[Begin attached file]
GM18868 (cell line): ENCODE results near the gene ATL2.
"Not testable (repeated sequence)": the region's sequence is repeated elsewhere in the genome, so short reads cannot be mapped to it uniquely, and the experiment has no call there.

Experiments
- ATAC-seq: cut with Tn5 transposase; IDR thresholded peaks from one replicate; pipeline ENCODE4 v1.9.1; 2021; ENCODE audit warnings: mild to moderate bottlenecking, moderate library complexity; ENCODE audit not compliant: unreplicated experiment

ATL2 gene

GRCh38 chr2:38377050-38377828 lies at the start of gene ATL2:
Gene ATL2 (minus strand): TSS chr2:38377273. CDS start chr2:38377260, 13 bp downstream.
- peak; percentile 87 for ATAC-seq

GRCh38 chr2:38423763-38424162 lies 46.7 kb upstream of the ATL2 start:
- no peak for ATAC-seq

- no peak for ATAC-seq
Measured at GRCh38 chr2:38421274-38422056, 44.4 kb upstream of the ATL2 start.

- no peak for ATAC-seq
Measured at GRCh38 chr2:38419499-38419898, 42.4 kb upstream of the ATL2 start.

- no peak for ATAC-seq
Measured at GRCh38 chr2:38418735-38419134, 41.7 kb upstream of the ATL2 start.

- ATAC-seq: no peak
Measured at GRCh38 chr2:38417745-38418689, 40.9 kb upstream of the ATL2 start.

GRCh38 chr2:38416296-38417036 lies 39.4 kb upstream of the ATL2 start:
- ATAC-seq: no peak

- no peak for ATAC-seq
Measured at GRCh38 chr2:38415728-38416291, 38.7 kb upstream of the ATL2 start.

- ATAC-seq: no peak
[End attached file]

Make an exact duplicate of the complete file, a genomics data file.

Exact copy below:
GM18868 (cell line): ENCODE results near the gene ATL2.
"Not testable (repeated sequence)": the region's sequence is repeated elsewhere in the genome, so short reads cannot be mapped to it uniquely, and the experiment has no call there.

Experiments
- ATAC-seq: cut with Tn5 transposase; IDR thresholded peaks from one replicate; pipeline ENCODE4 v1.9.1; 2021; ENCODE audit warnings: mild to moderate bottlenecking, moderate library complexity; ENCODE audit not compliant: unreplicated experiment

ATL2 gene

GRCh38 chr2:38377050-38377828 lies at the start of gene ATL2:
Gene ATL2 (minus strand): TSS chr2:38377273. CDS start chr2:38377260, 13 bp downstream.
- peak; percentile 87 for ATAC-seq

GRCh38 chr2:38423763-38424162 lies 46.7 kb upstream of the ATL2 start:
- no peak for ATAC-seq

- no peak for ATAC-seq
Measured at GRCh38 chr2:38421274-38422056, 44.4 kb upstream of the ATL2 start.

- no peak for ATAC-seq
Measured at GRCh38 chr2:38419499-38419898, 42.4 kb upstream of the ATL2 start.

- no peak for ATAC-seq
Measured at GRCh38 chr2:38418735-38419134, 41.7 kb upstream of the ATL2 start.

- ATAC-seq: no peak
Measured at GRCh38 chr2:38417745-38418689, 40.9 kb upstream of the ATL2 start.

GRCh38 chr2:38416296-38417036 lies 39.4 kb upstream of the ATL2 start:
- ATAC-seq: no peak

- no peak for ATAC-seq
Measured at GRCh38 chr2:38415728-38416291, 38.7 kb upstream of the ATL2 start.

- ATAC-seq: no peak